Many operators, who were sitting in the front row during the [aforementioned] meeting, shared this view. “The problem today is that cinema is stagnant and I can confirm that the movie theaters that were closed down will not reopen, ever,” said Skalli, the successor of the legendary Sherazade movie theater, which is the meeting place for the movie lovers of Casablanca. It was built in 1958, the first cinema to be built by a woman.

Although production is still stable, distribution and screening are facing a major problem because of several factors: the black market of pirated films, the monopolization of distribution by multiplexes, the globalization of television through satellites and the significant taxes imposed on the theaters’ operators. The abandoned movie theaters can be explained by the fact that operators did not succeed in applying the digital change that could have brought back customers.

The classification of movie theaters stirs debate

“Cinemas are closed and piracy is widely spread. Today, we are facing a race against time. The aim for us is to react and save what can still be saved, and we have used what was available to us for this purpose. And this was the article [of Law 22-80 on the conservation of historical monuments], which allows us to register and classify movie theaters,” said Tarik Mouni, the head of Save Cinemas in Morocco.

This classification stirred a debate among operators. “This classification is a tool to force us to reopen and remain opened. But the law allows us to defend ourselves, and this is what we will do should we not find a solution,” Skalli said.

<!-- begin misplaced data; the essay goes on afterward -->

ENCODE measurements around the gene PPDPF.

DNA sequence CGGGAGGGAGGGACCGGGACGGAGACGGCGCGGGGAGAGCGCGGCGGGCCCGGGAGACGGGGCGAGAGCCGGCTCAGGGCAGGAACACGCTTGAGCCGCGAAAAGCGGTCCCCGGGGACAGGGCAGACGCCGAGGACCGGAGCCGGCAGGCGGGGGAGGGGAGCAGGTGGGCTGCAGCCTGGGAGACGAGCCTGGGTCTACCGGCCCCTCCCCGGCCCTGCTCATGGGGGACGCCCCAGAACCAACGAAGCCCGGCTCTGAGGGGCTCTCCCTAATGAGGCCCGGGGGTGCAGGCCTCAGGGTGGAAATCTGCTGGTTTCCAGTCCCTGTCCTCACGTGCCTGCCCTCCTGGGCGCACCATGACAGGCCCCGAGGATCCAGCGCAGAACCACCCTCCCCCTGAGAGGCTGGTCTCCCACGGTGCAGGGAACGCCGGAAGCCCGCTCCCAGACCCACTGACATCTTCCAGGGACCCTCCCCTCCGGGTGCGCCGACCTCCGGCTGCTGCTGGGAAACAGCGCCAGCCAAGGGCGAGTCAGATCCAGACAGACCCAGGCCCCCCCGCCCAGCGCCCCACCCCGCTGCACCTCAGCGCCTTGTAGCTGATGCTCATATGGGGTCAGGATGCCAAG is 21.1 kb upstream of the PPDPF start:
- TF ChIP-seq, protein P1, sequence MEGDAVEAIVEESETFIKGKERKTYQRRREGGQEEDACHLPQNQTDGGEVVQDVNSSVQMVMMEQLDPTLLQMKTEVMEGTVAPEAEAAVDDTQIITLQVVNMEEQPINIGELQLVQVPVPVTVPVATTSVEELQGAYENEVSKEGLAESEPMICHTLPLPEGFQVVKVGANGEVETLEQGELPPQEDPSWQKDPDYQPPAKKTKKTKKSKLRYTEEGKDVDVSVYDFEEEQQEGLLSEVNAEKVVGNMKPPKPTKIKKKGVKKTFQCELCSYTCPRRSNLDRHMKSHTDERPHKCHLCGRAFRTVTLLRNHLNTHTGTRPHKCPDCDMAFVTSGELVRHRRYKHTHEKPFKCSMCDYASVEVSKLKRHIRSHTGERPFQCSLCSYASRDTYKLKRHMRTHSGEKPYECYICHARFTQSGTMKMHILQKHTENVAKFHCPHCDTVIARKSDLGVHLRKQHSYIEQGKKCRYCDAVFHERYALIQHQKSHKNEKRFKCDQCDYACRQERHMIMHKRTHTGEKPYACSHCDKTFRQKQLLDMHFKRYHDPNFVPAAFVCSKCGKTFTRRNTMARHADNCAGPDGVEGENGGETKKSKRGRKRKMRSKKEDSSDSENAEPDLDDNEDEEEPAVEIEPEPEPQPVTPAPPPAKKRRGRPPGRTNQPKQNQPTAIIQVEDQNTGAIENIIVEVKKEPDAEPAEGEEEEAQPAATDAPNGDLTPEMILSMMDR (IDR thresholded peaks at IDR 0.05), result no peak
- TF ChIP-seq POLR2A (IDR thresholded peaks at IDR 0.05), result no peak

Amidst the protection of heritage and the economic realities, many believe that the survival of historic cinemas should be linked to a proactive public policy: decrease taxes, promote modernization of movie theaters and create better competition.

Toward a concept of multi-purpose rooms

Save Cinemas in Morocco believes that we should push things further and seek new models for cinemas to restore their multidisciplinary functions, and thus expand the cultural structure in Morocco through multi-purpose spaces.

“We can recover today the value of this heritage through various mechanisms. We do not want to undermine the operators. We rather seek to reach an understanding in order to try and solve these problems,” Mouni explained.

“We, as residents of Casablanca, love cinema. We are not being pessimistic. Let’s try to create a combination that functions well,” he added.

The road to stop the disappearance of dark rooms in the country seems long. However, these meetings have succeeded in shedding light on new ideas. “After today, I think we will find a solution that will please all concerned parties,” Skalli said.

This step is essential, as the cinema issue in Morocco goes beyond the mere matter of cultural structures. It is part of a much wider problem related to culture and to its role in society.